Mudslide danger looms in Southern California as fire threat diminishes

By Susan McFarland  |  Jan. 2, 2018 at 8:48 AM
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Jan. 2 (UPI) -- As firefighters gain control of Southern California wildfires, state and local officials are assessing burned slopes and culverts to try and prevent flash floods and mudslides that sometimes follow such fires.

In Ventura and Santa Barbara counties, public works crews are clearing debris basins and storm drains ahead of a rain event, something the area has seen little of this season.

Cold weather helped firefighters gain an upper hand on the Thomas Fire, the largest fire in California's recorded history, but what the fires leave behind is the next threat.

Forecasters say one storm with a lot of rain in a short amount of time is all it takes to start a mudslide.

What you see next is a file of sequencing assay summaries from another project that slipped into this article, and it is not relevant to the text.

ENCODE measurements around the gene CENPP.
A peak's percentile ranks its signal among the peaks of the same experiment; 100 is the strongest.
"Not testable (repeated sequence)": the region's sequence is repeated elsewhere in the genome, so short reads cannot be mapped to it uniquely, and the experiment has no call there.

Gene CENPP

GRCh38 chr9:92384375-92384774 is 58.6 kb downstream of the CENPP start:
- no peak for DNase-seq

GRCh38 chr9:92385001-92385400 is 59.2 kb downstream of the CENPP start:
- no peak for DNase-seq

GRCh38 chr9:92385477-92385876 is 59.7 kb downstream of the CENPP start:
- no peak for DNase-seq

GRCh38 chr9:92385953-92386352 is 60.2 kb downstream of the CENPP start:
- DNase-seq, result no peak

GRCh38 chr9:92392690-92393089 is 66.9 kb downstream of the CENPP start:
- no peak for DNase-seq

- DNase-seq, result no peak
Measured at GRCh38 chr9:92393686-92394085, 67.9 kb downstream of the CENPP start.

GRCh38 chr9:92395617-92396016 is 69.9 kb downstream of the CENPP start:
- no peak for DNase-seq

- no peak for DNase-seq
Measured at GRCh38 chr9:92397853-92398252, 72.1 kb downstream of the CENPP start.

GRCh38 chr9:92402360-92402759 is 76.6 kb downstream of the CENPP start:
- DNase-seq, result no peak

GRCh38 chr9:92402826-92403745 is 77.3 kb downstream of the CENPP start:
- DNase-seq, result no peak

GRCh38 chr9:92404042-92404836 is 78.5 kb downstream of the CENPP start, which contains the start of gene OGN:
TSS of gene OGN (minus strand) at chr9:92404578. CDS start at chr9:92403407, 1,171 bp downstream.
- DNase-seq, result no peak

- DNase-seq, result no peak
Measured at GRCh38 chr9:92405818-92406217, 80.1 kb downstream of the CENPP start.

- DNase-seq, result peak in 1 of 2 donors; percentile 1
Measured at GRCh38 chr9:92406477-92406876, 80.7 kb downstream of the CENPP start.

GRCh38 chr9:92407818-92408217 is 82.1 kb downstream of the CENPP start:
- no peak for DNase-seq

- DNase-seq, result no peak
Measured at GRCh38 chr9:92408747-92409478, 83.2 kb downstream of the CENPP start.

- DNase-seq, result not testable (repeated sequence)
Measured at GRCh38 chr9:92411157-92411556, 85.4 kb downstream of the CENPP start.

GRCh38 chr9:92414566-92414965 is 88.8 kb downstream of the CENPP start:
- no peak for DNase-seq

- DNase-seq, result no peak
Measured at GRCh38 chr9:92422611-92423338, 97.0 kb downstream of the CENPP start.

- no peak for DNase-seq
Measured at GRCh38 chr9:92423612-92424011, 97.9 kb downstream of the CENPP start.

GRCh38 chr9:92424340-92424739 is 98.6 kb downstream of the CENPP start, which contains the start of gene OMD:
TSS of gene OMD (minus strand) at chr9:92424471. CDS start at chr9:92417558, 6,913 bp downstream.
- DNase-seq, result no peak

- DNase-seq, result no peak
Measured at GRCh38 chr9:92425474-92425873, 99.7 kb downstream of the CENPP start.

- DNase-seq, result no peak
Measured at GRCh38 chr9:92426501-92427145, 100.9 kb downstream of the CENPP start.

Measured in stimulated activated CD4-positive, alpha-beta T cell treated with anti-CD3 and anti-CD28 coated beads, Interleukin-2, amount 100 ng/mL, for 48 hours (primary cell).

Because of the burned hills, county officials expect any rain amount will produce twice the amount of water into flood channels. Work crews are cutting down dead trees and hauling away debris that could block drains and cause flooding.

After massive wildfires, rainwater typically does not soak into the ground but instead rolls down hardened soil -- taking with it ash, soot, dirt and debris, which creates fast moving mud flows.

A spokesman for districts in Los Angeles and Ventura counties told the Los Angeles Daily News that crews will likely begin "repairing burned slopes and slope drains, hydroseeding which helps control erosion, installing mulch and straw blankets and cleaning and repairing culverts."

Other repairs will need to be done to guardrails, signs, electrical systems, fencing, and crews will be installing temporary concrete barriers to minimize falling dirt and rocks onto highways.

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